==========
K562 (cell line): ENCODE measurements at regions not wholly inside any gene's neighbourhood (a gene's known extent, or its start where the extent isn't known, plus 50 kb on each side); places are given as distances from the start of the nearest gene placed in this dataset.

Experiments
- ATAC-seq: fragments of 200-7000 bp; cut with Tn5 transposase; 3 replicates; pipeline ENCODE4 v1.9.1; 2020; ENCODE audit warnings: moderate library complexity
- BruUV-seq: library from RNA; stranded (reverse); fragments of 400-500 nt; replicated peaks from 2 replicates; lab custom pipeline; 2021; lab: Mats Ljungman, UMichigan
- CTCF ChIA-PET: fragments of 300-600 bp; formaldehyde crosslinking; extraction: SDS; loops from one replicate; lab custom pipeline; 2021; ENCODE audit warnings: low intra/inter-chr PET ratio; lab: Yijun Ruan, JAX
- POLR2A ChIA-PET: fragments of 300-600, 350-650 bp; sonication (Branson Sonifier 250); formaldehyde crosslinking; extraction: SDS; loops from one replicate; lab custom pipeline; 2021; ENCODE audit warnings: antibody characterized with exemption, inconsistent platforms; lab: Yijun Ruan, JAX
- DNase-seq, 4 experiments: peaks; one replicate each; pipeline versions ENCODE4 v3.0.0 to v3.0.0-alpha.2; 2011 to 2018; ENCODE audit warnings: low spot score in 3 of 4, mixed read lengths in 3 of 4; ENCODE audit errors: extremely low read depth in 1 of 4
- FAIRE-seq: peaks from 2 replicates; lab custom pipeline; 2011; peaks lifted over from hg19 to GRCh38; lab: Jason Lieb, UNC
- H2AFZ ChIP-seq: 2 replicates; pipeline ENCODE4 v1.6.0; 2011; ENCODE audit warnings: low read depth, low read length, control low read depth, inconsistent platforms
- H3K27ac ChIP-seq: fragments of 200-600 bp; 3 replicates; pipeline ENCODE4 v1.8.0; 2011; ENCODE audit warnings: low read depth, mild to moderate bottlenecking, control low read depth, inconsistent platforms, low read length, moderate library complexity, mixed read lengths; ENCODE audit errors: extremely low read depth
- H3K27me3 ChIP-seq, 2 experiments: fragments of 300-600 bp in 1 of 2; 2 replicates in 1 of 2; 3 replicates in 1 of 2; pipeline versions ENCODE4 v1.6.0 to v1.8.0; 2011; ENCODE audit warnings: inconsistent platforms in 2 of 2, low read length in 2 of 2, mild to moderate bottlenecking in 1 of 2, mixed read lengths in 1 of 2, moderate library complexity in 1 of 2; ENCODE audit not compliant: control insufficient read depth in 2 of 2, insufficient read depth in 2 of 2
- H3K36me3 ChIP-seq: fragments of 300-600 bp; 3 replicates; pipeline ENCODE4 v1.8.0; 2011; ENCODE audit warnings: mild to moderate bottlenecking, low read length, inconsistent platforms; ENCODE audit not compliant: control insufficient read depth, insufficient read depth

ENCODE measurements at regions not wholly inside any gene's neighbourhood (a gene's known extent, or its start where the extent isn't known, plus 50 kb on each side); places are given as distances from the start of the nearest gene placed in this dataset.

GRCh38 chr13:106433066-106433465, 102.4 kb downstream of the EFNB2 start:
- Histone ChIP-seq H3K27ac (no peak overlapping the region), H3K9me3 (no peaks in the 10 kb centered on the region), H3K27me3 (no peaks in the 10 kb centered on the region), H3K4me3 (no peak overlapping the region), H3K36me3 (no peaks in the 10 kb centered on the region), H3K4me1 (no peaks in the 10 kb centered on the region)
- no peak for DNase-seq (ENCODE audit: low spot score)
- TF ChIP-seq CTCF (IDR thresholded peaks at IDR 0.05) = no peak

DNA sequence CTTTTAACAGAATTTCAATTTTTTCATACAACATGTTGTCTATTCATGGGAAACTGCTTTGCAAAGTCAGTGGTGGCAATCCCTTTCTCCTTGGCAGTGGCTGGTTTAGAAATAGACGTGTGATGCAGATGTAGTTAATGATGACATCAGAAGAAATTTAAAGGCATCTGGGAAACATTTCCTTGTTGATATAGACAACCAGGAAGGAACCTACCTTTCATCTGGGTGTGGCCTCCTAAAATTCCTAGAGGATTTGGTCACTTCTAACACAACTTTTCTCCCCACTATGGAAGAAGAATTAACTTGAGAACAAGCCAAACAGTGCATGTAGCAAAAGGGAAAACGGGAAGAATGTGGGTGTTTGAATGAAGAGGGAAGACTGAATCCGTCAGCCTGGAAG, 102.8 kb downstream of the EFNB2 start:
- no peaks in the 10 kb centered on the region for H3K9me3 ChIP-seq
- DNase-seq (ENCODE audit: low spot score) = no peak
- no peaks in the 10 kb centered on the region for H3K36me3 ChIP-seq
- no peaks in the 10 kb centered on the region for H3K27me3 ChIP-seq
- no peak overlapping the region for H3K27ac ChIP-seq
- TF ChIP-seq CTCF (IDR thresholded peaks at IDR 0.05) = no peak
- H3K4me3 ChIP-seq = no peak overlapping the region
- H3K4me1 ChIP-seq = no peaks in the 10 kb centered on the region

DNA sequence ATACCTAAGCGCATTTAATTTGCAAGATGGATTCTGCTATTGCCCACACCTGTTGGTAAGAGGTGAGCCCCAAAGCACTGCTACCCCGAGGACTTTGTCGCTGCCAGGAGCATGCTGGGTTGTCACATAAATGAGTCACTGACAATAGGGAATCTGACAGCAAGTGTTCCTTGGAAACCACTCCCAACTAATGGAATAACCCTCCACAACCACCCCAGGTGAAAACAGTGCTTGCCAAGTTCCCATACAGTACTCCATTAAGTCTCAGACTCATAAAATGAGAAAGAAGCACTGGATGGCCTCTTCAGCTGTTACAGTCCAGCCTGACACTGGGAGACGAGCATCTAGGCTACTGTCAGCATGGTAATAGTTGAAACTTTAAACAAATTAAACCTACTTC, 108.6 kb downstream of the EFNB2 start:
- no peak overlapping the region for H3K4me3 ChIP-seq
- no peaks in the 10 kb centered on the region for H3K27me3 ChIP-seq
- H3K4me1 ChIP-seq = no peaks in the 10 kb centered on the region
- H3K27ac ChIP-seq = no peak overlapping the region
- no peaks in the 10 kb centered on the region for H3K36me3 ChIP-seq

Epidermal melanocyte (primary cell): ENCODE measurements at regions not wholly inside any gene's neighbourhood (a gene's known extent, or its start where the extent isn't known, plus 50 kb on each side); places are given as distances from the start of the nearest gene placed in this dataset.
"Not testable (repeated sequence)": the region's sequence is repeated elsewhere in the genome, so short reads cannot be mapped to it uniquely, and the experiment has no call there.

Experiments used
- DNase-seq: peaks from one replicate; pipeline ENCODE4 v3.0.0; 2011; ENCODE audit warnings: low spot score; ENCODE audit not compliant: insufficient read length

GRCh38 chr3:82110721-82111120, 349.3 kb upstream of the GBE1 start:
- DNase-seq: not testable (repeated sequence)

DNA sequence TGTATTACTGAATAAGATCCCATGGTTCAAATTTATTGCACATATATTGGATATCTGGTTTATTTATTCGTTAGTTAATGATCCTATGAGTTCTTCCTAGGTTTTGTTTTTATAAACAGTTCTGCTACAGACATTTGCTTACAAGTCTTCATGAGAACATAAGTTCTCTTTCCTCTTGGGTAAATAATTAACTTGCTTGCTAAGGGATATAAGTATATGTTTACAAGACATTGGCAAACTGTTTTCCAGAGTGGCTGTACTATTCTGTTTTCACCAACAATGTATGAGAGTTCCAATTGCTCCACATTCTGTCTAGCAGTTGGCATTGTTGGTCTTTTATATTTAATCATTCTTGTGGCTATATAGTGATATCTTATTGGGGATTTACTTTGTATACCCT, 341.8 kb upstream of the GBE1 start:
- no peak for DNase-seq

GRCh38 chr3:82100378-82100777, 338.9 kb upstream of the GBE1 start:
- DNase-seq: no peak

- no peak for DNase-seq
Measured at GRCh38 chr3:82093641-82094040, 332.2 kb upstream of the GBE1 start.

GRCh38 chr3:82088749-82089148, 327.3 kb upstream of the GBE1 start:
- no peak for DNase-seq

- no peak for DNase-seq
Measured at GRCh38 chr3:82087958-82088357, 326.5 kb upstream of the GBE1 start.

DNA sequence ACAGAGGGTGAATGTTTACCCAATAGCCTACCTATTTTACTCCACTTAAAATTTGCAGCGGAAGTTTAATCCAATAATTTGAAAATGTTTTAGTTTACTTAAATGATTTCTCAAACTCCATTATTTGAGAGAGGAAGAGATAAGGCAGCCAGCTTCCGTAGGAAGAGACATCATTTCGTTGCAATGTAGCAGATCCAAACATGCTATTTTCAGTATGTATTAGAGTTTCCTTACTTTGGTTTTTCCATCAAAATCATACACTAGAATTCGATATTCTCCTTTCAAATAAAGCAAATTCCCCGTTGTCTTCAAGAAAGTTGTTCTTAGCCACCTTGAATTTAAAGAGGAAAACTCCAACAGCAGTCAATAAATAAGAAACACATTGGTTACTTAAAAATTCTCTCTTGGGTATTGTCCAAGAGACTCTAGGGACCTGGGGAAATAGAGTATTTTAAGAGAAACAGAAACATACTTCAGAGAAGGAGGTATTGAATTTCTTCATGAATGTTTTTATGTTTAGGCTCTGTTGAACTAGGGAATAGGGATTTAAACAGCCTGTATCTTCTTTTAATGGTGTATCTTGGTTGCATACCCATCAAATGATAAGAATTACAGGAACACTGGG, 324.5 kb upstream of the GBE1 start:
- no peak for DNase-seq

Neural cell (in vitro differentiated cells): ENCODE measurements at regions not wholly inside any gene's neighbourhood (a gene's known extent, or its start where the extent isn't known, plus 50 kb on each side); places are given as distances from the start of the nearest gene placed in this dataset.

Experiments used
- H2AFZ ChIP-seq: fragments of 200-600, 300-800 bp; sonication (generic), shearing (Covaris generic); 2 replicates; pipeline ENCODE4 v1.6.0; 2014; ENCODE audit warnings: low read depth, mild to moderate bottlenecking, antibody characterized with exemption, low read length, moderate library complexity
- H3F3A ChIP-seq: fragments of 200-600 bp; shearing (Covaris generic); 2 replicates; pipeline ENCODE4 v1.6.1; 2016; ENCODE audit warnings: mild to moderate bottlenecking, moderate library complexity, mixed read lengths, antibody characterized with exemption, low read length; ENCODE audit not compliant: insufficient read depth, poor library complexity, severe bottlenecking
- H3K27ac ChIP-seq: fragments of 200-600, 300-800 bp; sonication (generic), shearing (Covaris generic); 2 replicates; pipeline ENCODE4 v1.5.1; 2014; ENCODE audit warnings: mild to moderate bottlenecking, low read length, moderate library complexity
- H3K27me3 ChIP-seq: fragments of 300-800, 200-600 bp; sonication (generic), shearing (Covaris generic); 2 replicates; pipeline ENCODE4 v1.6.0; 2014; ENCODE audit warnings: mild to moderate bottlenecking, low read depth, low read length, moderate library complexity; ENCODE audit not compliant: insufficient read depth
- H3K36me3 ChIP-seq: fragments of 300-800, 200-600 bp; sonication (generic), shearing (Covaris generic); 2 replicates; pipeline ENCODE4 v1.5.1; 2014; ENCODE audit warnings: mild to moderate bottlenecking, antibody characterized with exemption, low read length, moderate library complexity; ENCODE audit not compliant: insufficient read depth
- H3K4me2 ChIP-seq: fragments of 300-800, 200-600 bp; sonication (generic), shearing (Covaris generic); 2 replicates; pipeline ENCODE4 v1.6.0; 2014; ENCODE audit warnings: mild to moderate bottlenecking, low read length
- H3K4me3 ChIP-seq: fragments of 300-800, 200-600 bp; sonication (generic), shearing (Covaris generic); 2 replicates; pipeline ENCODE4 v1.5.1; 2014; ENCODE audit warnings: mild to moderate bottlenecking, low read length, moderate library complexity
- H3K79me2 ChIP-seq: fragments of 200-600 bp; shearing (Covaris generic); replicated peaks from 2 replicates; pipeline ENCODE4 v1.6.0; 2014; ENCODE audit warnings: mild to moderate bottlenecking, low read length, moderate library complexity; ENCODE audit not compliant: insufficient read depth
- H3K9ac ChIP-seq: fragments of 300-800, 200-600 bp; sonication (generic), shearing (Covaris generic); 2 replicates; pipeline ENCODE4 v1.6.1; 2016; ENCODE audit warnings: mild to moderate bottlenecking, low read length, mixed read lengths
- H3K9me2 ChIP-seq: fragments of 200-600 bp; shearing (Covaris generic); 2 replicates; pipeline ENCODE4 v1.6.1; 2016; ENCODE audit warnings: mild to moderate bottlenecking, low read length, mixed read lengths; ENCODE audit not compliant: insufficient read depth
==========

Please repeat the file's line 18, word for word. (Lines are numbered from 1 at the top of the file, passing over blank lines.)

DNA sequence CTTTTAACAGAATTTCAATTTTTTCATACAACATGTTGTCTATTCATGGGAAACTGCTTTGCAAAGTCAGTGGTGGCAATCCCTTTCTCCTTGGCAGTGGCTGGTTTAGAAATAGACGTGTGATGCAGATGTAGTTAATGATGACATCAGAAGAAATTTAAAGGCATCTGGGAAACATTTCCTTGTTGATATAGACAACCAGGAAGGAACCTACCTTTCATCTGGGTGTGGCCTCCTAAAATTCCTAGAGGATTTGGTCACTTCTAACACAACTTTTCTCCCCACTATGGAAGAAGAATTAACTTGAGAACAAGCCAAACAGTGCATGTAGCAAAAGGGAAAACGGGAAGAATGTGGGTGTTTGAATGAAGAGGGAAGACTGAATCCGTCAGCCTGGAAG, 102.8 kb downstream of the EFNB2 start: